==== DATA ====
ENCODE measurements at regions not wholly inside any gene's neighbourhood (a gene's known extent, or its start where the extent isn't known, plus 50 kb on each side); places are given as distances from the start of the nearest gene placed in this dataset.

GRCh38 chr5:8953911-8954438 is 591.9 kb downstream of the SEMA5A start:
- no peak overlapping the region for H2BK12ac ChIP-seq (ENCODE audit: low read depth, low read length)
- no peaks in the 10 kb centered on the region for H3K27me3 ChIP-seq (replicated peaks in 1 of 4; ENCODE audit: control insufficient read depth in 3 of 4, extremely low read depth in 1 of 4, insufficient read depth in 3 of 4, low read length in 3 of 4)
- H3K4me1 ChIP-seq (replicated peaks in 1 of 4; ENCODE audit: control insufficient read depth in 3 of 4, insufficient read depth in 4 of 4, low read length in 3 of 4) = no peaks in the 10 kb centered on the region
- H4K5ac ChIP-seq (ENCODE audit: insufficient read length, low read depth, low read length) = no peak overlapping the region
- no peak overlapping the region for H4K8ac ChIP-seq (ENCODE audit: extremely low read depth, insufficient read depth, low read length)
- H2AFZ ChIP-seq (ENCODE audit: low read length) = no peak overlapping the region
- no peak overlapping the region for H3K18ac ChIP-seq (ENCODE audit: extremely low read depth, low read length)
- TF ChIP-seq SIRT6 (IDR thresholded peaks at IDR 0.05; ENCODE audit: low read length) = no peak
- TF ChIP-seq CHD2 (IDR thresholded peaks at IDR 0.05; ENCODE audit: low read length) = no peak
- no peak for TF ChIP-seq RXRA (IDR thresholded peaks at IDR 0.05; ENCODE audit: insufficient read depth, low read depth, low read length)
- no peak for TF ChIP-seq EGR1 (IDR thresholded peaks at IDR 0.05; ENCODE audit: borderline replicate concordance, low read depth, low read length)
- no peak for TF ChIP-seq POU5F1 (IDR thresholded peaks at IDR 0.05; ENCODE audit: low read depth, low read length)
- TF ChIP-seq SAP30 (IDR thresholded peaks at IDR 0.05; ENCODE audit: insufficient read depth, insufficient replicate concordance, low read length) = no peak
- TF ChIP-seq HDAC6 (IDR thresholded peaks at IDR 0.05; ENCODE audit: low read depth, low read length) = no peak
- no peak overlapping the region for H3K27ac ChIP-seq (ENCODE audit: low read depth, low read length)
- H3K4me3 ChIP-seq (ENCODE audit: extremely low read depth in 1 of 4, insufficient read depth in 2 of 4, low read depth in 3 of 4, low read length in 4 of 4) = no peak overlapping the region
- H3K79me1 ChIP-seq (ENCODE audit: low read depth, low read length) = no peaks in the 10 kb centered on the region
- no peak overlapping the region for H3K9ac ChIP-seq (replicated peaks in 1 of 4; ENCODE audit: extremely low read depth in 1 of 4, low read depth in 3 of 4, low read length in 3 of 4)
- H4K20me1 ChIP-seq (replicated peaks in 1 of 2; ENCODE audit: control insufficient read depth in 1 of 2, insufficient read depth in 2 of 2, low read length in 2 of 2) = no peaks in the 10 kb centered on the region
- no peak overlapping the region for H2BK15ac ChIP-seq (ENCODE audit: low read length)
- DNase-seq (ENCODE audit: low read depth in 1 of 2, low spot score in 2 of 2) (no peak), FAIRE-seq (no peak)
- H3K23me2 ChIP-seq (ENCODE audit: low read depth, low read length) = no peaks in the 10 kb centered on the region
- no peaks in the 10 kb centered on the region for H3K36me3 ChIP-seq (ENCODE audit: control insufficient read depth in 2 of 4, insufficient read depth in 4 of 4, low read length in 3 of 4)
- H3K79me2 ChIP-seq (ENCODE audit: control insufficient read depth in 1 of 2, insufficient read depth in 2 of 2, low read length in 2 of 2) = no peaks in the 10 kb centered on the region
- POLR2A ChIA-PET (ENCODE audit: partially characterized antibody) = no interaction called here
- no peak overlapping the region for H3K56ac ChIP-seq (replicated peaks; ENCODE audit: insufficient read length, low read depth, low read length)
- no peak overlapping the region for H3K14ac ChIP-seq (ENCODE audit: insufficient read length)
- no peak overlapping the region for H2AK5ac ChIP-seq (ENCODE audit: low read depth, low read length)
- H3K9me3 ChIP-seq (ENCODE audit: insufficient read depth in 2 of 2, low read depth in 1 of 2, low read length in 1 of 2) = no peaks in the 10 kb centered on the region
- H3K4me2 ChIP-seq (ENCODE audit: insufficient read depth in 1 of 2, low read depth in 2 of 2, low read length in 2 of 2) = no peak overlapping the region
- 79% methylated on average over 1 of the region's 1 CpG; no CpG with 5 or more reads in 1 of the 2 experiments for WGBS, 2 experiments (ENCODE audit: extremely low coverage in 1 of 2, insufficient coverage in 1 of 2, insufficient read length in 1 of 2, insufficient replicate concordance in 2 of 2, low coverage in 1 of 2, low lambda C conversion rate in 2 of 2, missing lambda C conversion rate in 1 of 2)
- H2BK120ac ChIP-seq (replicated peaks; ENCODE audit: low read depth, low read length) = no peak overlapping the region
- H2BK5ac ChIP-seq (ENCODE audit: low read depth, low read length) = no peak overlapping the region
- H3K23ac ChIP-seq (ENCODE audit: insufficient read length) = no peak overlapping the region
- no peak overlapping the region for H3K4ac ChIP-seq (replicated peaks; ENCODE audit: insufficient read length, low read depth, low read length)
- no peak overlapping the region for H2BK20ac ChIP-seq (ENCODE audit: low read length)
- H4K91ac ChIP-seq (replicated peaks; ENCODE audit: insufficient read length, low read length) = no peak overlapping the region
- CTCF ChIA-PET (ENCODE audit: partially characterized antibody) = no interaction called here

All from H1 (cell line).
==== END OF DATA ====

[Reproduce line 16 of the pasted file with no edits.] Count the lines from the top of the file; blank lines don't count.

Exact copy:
- TF ChIP-seq HDAC6 (IDR thresholded peaks at IDR 0.05; ENCODE audit: low read depth, low read length) = no peak